Governments lower 2014 targets for investment

By Chen Yang Source:Global Times Published: 2014-1-28 0:33:01

Many local governments in China have set lower targets for fixed-assets investment in 2014, signaling their efforts to adjust the economic structure and curb debt growth, experts said Monday.

A total 28 provinces, municipalities and autonomous regions on the Chinese mainland (except Anhui, Hainan and Hunan provinces) had published their government work reports as of Monday, among which only three raised this year's growth target for fixed-assets investment.

South China's Guangdong Province, No.1 in terms of GDP value among all provincial-level regions last year, set its growth target for fixed-assets investment at 18 percent in 2014, higher than the 15 percent it set for 2013. However, the export hub lowered its foreign trade growth target to 1 percent this year from 5 percent a year earlier.

"For provinces like Guangdong, the export-oriented growth model is not sustainable as external demand is still weak and China's manufacturing sector is facing increasing competition from neighboring economies," Zhou Jingtong, a senior analyst at the Bank of China, told the Global Times on Monday.

Tianjin Municipality raised its fixed-assets investment growth target by two percentage points and Yunnan Province by one percentage point.

Five provincial-level regions including Beijing, Shanghai and Zhejiang did not specify this year's growth goals for fixed-assets investment. The rest either lowered the growth target by up to five percentage points or maintained the target at the same level as last year.

"The overall trend is in accordance with the central government's efforts to curb debt growth and pursue sustainable economic growth without sacrificing the environment," Zhou said.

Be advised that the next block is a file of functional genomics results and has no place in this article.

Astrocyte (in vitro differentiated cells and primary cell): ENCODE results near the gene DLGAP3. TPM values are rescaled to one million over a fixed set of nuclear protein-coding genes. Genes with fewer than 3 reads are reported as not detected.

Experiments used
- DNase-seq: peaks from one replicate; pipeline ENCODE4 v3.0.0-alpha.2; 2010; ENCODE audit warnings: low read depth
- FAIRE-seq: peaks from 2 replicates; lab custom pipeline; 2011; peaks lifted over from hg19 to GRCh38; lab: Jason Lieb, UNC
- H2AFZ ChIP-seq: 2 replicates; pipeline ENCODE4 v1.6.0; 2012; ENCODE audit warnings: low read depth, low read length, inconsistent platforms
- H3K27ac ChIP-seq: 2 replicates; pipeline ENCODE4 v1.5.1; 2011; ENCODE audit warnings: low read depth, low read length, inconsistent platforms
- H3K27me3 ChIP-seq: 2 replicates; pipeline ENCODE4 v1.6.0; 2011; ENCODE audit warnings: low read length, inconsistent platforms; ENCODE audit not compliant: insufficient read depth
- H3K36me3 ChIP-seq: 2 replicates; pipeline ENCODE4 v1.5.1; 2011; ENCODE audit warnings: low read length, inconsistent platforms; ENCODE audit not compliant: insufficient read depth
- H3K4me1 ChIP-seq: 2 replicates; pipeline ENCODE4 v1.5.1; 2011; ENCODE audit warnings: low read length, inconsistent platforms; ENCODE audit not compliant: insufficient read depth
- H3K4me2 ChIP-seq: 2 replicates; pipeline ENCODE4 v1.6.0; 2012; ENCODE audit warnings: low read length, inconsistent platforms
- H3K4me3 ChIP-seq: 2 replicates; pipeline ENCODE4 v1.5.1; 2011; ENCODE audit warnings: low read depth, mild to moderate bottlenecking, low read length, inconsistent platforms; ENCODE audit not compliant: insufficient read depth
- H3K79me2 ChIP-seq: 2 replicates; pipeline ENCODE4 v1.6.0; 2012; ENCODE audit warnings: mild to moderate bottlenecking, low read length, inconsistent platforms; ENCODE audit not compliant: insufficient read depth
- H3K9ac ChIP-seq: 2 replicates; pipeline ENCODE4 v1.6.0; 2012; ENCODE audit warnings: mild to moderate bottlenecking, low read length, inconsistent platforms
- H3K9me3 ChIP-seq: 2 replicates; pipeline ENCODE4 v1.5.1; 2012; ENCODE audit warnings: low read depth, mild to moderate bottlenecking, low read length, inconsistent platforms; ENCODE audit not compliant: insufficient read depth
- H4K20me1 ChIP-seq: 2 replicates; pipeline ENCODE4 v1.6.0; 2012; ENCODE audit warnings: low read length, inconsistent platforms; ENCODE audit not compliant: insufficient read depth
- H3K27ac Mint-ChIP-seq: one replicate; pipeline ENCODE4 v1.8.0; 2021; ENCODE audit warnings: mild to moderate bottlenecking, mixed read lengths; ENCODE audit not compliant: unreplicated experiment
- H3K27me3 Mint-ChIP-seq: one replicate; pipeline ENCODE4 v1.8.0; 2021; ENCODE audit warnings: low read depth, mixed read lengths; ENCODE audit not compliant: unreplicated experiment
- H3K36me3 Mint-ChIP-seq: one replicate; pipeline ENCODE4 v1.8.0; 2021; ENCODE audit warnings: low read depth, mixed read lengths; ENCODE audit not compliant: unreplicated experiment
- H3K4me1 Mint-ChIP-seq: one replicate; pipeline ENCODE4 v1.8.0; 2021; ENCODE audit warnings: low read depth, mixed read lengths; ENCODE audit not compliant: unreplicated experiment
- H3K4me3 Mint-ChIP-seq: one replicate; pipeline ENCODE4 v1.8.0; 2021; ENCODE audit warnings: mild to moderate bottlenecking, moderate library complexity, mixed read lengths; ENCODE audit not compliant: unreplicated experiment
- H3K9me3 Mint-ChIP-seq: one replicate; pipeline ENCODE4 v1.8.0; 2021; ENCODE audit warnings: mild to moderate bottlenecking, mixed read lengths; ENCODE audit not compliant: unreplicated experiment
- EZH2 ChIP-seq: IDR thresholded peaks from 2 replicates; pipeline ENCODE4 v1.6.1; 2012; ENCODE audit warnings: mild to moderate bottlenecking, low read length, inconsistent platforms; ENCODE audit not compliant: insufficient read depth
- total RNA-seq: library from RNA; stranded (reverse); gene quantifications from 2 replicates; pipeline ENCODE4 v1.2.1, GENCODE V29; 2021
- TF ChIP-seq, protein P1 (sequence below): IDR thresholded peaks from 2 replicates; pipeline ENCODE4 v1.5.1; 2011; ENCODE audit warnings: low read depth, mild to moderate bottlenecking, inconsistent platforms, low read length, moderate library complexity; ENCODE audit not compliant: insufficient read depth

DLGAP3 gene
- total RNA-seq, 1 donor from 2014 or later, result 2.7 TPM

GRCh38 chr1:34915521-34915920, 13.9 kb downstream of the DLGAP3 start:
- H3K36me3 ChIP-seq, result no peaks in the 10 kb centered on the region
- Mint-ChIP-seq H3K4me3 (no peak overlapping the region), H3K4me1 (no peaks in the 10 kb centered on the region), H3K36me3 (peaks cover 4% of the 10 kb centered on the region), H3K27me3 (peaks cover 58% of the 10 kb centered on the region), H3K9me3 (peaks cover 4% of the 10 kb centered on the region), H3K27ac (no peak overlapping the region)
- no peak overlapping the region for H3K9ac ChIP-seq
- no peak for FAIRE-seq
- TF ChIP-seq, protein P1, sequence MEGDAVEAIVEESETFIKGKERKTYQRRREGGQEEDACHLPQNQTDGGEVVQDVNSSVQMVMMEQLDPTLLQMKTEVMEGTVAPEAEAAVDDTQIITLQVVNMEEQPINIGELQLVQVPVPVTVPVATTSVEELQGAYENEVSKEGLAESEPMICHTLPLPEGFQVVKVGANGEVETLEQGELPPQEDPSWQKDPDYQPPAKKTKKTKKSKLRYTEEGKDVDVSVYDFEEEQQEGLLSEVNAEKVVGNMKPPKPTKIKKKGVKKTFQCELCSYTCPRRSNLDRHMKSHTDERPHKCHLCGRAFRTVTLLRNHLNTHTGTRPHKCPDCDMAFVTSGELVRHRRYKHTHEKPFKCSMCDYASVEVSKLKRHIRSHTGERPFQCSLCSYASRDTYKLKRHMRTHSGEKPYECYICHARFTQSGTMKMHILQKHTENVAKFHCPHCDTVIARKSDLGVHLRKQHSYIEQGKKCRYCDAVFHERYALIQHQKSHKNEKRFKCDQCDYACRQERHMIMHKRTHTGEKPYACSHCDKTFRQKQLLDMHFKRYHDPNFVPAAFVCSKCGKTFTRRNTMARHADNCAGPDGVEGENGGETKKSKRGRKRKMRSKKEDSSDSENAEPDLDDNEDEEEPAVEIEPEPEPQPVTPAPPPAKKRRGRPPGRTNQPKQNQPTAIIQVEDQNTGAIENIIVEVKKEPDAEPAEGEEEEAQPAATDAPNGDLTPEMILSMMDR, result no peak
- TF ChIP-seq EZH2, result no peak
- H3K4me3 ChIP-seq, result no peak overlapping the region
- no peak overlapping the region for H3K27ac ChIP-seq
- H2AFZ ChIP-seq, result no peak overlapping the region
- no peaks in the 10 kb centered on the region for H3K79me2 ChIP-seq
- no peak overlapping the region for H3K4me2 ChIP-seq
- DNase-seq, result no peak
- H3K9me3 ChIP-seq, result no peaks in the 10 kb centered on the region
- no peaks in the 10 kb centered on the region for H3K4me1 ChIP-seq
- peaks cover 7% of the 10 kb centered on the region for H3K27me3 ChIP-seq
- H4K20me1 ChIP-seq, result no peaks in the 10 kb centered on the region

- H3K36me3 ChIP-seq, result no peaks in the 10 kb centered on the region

Hebei Province, one of the country's largest steel production areas, lowered its target for fixed-assets investment by three percentage points this year, as the province faces unprecedented pressure from air pollution controls, according to its government work report.

"Curbing debt growth" has been listed as a major task of this year's economic work in many local government work reports after a nationwide audit found China's local government debt increased to 17.9 trillion yuan ($2.96 trillion) by the end of June 2013, up 67 percent from 2010.

Zhou said many local governments are facing pressure to repay their debts, which to some extent will curb their spending activity.

"Industrial overcapacity has weighed on the profits of China's enterprises and their ability to expand investment," the State Information Center said in a research note published in December.

The center estimated the annual growth of China's fixed-assets investment will slow to 19 percent in 2014 from 19.6 percent last year.

Western regions including Guizhou and Gansu provinces are also targeting slower investment expansion.

"Demand from resource-rich western regions is expected to be weighed down by China's overall economic slowdown," Zhang Baotong, a research fellow with the Shaanxi Academy of Social Sciences, told the Global Times on Monday.

"Despite downgrading expectations, most western regions' growth targets are still at double-digit rates and higher than their eastern counterparts," Zhang said, citing central authorities' efforts to support development of western regions. This includes establishing a Silk Road economic belt and approving four national-level development zones in western regions.

The central government is expected to release its annual government work report during this year's annual sessions of the National People's Congress and the Chinese People's Political Consultative Conference, which will be held in March.

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